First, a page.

Great Pacific #2 Review


Great Pacific is a touchy title for me. It has a pretty strong political element that’s at the core of the book’s plot and also takes a stance that I don’t completely agree with. On one hand, my job in reviewing the book is to judge its merits as a story and a piece of art. On the other hand, a book with such a major political focus is asking to be judged politically. With that in mind, I’ll quickly sum up my political opinion here: Great Pacific interestingly blurs the line between reality and fantasy, fact and fiction. It’s a particularly interesting element of the story, but becomes a questionable choice when combined with an agenda. Here’s the official description of Great Pacific #7 from Image:

“TRASHED!” Part Two
Throwing his life of privilege and comfort aside, fugitive oil heir Chas Worthington plants a flag on the floating continent of trash known as the Great Pacific Garbage Patch and proclaims it his own, sovereign nation. But he’s not the only one who’s come to check out Earth’s newest, strangest frontier!

The solicit describes the Garbage Patch as a new frontier, and that characterization is where the story is at it’s strongest. The science, real or not, is very cool, and Joe Harris has landed on a concept -that the Patch is a real, developing continent, for all that it’s made of garbage- that should prove an endless source of plot twists. The political maneuvering back at Chas’ company is also interesting, but the characters, on the whole, are flat, and stereotyped: the spoiled heir trying to make good, the voice of reason best friend, the corrupt executive, the “you-scratch-my-back-I’ll-scratch-yours” government agent. Chas’ admission that he’s still acting for personal gain is a decent attempt to break away from the mold, but hasn’t been sufficiently developed yet. Like Batman‘s Gotham City, the Patch itself is a character, and so far it’s the strongest one.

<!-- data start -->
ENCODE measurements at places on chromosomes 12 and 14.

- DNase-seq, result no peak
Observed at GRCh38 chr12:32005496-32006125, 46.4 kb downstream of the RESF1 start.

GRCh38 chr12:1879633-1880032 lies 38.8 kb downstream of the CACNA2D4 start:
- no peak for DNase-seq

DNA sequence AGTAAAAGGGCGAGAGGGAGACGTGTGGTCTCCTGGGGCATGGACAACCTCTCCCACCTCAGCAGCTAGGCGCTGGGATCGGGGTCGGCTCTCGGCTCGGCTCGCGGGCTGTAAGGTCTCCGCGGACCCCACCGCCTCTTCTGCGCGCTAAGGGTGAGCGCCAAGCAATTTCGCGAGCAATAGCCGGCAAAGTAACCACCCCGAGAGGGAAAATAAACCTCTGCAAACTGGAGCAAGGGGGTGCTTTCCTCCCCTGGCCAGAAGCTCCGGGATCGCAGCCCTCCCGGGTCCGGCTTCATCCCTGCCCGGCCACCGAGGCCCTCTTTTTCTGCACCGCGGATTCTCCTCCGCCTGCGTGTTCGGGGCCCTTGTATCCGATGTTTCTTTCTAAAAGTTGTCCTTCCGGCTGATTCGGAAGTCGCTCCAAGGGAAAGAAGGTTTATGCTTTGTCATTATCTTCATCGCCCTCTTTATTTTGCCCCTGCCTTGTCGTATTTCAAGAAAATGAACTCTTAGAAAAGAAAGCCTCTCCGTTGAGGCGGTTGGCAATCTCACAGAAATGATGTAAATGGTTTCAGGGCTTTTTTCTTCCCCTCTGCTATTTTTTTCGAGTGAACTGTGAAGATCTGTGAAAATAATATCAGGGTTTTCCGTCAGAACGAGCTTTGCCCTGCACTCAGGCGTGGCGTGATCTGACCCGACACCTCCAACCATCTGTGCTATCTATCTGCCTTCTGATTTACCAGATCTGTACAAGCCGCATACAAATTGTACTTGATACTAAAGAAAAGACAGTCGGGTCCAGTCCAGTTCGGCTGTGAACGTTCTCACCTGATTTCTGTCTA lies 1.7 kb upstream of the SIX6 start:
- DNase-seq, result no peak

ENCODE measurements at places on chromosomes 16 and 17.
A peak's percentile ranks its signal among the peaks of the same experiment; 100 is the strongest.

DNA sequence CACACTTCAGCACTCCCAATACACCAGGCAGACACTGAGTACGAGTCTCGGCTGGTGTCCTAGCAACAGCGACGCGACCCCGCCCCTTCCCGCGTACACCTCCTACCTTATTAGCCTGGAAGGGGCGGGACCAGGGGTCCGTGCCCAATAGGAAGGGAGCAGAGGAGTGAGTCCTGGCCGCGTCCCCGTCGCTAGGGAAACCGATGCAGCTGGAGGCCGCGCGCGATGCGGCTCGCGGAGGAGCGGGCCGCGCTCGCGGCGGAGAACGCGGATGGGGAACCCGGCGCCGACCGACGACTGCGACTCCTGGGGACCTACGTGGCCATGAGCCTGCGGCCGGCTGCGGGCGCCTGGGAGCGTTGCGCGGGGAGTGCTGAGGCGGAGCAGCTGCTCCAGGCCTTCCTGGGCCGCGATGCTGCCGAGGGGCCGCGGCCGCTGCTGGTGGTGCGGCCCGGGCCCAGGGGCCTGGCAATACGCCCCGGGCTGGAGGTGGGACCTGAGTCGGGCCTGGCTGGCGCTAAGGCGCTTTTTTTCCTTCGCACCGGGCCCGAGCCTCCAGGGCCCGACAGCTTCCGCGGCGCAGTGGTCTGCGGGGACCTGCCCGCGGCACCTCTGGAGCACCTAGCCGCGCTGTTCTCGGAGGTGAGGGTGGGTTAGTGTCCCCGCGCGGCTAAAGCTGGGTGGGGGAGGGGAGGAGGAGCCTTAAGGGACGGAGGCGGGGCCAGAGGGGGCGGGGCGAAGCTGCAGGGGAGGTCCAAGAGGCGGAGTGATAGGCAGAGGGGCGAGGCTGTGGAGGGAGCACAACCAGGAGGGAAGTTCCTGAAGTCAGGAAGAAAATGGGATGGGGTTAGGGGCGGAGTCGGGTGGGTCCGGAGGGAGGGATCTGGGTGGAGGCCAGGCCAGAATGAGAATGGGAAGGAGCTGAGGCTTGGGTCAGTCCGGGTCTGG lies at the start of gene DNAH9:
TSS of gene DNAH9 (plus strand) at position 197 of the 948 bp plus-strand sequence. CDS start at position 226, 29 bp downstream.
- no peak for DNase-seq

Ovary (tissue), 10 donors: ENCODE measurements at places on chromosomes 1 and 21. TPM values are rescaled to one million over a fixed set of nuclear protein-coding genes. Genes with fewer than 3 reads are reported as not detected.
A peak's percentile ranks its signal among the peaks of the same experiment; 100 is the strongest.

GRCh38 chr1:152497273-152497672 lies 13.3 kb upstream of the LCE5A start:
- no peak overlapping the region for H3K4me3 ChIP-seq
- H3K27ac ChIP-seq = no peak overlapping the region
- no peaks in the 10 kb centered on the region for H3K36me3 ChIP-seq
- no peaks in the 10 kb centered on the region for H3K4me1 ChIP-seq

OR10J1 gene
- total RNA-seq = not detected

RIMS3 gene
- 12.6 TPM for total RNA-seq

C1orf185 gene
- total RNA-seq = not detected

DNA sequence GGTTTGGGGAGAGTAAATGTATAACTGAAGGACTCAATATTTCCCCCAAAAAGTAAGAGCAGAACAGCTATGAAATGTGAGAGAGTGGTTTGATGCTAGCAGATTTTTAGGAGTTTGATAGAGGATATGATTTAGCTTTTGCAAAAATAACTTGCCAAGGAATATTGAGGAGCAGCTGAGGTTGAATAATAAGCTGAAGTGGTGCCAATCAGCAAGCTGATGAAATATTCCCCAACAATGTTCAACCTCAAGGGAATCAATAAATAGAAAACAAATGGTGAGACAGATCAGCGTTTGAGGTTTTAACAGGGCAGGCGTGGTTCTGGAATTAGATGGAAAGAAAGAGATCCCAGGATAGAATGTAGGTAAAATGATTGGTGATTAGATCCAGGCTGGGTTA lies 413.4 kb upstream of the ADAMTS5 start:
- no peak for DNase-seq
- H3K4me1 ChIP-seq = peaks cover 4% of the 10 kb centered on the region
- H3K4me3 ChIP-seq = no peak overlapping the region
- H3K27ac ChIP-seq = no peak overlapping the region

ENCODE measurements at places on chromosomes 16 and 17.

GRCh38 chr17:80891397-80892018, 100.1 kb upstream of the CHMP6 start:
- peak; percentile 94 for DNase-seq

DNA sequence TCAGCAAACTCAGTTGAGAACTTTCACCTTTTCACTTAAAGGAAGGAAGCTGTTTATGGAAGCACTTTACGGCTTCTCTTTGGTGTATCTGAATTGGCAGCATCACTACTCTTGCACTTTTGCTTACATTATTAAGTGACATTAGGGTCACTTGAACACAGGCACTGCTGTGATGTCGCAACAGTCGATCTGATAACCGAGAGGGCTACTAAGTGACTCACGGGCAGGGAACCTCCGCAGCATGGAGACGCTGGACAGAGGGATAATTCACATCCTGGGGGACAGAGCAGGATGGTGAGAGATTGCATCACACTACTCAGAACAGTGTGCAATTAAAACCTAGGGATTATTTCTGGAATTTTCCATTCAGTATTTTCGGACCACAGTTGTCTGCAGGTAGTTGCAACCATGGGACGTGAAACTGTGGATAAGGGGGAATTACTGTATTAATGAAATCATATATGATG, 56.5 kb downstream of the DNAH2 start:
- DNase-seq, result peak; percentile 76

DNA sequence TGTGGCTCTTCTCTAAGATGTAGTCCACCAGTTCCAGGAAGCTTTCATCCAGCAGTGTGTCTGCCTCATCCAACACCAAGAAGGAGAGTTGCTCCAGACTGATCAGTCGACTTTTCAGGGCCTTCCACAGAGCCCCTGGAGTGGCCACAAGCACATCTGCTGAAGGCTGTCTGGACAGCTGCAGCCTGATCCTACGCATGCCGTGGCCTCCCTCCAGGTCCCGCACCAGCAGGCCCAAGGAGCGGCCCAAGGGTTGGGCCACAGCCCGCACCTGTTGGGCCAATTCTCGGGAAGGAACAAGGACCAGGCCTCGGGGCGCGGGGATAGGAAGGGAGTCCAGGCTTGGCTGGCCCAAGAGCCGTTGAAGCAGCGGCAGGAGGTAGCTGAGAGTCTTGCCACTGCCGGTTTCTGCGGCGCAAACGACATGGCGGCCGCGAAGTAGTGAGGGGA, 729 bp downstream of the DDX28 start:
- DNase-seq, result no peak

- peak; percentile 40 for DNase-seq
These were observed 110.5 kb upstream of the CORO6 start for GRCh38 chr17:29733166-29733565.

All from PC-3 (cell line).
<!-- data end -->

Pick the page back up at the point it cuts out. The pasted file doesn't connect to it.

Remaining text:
Martín Morazzo‘s art is extremely impressive. He constantly finds new ways to present the Patch. It’s ultimately a dull, homogenous blob, but he constantly shifts the landscape and changes angles to keep things fresh. A couple awesome panels view Chas from underneath the Patch, looking up through it as if it were ice, rather than plastic. Even the Patch’s apparent homogeneity is revealed, on closer inspection, to be the result of meticulous, endlessly fascinating pencil work. Some of the problems from last issue -squashed, stiff faces- remain, but they’re improving. The greatest weakness is the colors by Tiza Studio, which look like they were applied as an afterthought.

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Great Pacific is still young, but is already finding its footing. The problems it has could be handled with relative ease, and then we’ll have another Image book that’s a force to be reckoned with.


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